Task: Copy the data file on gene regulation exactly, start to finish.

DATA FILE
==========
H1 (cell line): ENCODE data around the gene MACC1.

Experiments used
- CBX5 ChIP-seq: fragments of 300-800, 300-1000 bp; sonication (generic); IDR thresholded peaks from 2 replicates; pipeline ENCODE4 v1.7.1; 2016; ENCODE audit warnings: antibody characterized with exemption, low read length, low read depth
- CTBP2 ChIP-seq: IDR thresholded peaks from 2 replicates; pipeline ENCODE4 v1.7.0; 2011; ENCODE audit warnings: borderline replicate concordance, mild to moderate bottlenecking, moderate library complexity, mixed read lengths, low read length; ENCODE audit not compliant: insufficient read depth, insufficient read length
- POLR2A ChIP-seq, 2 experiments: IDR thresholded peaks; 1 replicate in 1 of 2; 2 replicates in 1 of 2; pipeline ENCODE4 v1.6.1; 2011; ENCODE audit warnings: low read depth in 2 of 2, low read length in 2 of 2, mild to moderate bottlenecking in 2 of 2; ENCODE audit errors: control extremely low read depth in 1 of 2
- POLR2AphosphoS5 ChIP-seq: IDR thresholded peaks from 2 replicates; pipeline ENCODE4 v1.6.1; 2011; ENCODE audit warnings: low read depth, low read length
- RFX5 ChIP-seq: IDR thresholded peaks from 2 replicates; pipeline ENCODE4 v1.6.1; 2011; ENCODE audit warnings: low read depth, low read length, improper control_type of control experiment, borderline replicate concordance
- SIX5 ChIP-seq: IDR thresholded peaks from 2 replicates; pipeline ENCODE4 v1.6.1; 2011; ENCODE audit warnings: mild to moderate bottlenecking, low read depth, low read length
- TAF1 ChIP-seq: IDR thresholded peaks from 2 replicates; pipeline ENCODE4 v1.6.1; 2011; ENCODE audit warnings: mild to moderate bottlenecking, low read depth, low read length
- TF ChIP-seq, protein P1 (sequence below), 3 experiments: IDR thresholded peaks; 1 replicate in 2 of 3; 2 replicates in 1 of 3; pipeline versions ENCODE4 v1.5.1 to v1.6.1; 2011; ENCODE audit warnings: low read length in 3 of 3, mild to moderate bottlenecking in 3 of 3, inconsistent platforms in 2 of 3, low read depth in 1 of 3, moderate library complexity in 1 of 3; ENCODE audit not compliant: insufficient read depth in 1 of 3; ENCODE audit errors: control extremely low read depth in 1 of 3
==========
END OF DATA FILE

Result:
H1 (cell line): ENCODE data around the gene MACC1.

Experiments used
- CBX5 ChIP-seq: fragments of 300-800, 300-1000 bp; sonication (generic); IDR thresholded peaks from 2 replicates; pipeline ENCODE4 v1.7.1; 2016; ENCODE audit warnings: antibody characterized with exemption, low read length, low read depth
- CTBP2 ChIP-seq: IDR thresholded peaks from 2 replicates; pipeline ENCODE4 v1.7.0; 2011; ENCODE audit warnings: borderline replicate concordance, mild to moderate bottlenecking, moderate library complexity, mixed read lengths, low read length; ENCODE audit not compliant: insufficient read depth, insufficient read length
- POLR2A ChIP-seq, 2 experiments: IDR thresholded peaks; 1 replicate in 1 of 2; 2 replicates in 1 of 2; pipeline ENCODE4 v1.6.1; 2011; ENCODE audit warnings: low read depth in 2 of 2, low read length in 2 of 2, mild to moderate bottlenecking in 2 of 2; ENCODE audit errors: control extremely low read depth in 1 of 2
- POLR2AphosphoS5 ChIP-seq: IDR thresholded peaks from 2 replicates; pipeline ENCODE4 v1.6.1; 2011; ENCODE audit warnings: low read depth, low read length
- RFX5 ChIP-seq: IDR thresholded peaks from 2 replicates; pipeline ENCODE4 v1.6.1; 2011; ENCODE audit warnings: low read depth, low read length, improper control_type of control experiment, borderline replicate concordance
- SIX5 ChIP-seq: IDR thresholded peaks from 2 replicates; pipeline ENCODE4 v1.6.1; 2011; ENCODE audit warnings: mild to moderate bottlenecking, low read depth, low read length
- TAF1 ChIP-seq: IDR thresholded peaks from 2 replicates; pipeline ENCODE4 v1.6.1; 2011; ENCODE audit warnings: mild to moderate bottlenecking, low read depth, low read length
- TF ChIP-seq, protein P1 (sequence below), 3 experiments: IDR thresholded peaks; 1 replicate in 2 of 3; 2 replicates in 1 of 3; pipeline versions ENCODE4 v1.5.1 to v1.6.1; 2011; ENCODE audit warnings: low read length in 3 of 3, mild to moderate bottlenecking in 3 of 3, inconsistent platforms in 2 of 3, low read depth in 1 of 3, moderate library complexity in 1 of 3; ENCODE audit not compliant: insufficient read depth in 1 of 3; ENCODE audit errors: control extremely low read depth in 1 of 3